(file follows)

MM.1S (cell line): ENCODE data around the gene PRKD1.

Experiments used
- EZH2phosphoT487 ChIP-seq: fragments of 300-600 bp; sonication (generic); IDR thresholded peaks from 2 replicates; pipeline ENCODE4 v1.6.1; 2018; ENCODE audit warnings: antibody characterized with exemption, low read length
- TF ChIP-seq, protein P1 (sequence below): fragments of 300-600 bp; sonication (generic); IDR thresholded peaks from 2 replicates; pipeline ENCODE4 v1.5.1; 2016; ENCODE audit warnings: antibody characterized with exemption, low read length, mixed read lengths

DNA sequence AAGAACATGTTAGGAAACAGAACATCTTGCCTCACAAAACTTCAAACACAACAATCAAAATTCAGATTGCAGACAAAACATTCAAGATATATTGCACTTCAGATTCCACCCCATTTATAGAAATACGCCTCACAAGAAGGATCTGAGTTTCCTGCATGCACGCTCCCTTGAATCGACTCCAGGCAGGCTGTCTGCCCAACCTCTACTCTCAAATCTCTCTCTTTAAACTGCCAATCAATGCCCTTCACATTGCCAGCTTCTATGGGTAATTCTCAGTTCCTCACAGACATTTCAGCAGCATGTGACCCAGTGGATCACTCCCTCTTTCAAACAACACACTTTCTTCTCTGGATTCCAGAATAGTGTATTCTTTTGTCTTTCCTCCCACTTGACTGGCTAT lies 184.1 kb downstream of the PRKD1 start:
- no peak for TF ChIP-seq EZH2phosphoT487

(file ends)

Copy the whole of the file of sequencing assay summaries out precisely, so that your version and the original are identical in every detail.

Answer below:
MM.1S (cell line): ENCODE data around the gene PRKD1.

Experiments used
- EZH2phosphoT487 ChIP-seq: fragments of 300-600 bp; sonication (generic); IDR thresholded peaks from 2 replicates; pipeline ENCODE4 v1.6.1; 2018; ENCODE audit warnings: antibody characterized with exemption, low read length
- TF ChIP-seq, protein P1 (sequence below): fragments of 300-600 bp; sonication (generic); IDR thresholded peaks from 2 replicates; pipeline ENCODE4 v1.5.1; 2016; ENCODE audit warnings: antibody characterized with exemption, low read length, mixed read lengths

DNA sequence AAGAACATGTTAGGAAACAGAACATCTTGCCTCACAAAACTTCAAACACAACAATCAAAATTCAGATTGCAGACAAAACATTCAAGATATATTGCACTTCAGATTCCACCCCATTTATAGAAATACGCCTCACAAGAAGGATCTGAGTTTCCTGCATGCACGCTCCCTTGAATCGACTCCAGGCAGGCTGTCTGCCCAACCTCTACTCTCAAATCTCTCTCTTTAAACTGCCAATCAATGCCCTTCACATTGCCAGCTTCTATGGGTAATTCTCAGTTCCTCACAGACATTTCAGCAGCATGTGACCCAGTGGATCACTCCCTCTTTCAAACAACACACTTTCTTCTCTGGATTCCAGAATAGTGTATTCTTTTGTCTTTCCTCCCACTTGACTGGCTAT lies 184.1 kb downstream of the PRKD1 start:
- no peak for TF ChIP-seq EZH2phosphoT487